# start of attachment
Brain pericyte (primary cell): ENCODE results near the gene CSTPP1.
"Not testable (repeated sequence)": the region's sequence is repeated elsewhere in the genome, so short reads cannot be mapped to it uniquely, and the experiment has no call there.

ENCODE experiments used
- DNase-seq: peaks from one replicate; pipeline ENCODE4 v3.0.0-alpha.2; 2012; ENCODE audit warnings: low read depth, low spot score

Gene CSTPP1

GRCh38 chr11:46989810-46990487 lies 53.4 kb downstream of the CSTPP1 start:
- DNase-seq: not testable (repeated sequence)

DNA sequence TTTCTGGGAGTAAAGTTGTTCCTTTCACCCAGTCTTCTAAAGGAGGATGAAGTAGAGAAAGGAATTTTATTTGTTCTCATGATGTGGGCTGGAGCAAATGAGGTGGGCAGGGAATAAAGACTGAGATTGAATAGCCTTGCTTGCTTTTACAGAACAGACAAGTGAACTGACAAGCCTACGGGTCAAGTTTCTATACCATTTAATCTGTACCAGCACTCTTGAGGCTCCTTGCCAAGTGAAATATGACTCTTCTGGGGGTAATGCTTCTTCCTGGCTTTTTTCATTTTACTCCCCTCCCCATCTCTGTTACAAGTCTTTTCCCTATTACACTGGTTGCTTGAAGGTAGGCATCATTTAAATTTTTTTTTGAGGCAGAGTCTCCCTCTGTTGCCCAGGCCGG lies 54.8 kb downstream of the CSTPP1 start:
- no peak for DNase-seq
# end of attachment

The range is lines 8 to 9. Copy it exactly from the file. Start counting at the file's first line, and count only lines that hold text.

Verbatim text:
DNA sequence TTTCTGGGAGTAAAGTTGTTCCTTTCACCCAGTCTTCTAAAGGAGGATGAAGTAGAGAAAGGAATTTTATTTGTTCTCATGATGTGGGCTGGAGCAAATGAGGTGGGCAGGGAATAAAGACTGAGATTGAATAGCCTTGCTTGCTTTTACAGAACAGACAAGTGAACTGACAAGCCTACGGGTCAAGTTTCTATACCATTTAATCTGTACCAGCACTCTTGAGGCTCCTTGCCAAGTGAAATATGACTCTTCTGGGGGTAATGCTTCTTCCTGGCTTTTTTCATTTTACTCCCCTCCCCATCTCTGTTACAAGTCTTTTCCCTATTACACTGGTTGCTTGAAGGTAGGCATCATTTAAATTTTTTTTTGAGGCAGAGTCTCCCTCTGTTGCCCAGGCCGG lies 54.8 kb downstream of the CSTPP1 start:
- no peak for DNase-seq